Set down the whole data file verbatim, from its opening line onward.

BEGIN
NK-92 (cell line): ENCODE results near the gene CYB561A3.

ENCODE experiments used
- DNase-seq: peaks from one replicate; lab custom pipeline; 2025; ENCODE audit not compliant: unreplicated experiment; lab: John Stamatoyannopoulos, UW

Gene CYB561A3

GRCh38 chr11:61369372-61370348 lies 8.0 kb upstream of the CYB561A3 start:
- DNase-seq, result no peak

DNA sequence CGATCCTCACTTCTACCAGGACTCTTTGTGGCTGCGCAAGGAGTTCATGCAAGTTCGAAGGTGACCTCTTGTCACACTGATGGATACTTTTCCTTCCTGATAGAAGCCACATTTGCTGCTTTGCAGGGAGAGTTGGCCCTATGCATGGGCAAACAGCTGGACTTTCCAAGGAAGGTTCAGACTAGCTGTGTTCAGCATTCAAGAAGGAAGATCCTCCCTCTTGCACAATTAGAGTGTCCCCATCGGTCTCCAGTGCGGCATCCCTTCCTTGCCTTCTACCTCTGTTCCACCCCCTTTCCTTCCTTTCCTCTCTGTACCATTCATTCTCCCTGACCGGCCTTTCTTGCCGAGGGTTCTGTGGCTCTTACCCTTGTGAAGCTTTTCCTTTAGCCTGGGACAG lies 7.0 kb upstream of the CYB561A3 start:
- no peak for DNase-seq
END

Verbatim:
NK-92 (cell line): ENCODE results near the gene CYB561A3.

ENCODE experiments used
- DNase-seq: peaks from one replicate; lab custom pipeline; 2025; ENCODE audit not compliant: unreplicated experiment; lab: John Stamatoyannopoulos, UW

Gene CYB561A3

GRCh38 chr11:61369372-61370348 lies 8.0 kb upstream of the CYB561A3 start:
- DNase-seq, result no peak

DNA sequence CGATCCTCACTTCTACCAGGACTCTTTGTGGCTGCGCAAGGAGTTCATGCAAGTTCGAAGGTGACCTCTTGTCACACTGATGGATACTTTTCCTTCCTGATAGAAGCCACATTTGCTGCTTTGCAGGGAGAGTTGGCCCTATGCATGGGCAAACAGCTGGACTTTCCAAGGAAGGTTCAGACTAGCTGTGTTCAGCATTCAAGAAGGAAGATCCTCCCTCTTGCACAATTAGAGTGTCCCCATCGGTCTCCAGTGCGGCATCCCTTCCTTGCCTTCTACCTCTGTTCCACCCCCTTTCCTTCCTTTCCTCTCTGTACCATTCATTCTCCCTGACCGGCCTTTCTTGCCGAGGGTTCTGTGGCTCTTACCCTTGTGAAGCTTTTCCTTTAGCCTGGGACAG lies 7.0 kb upstream of the CYB561A3 start:
- no peak for DNase-seq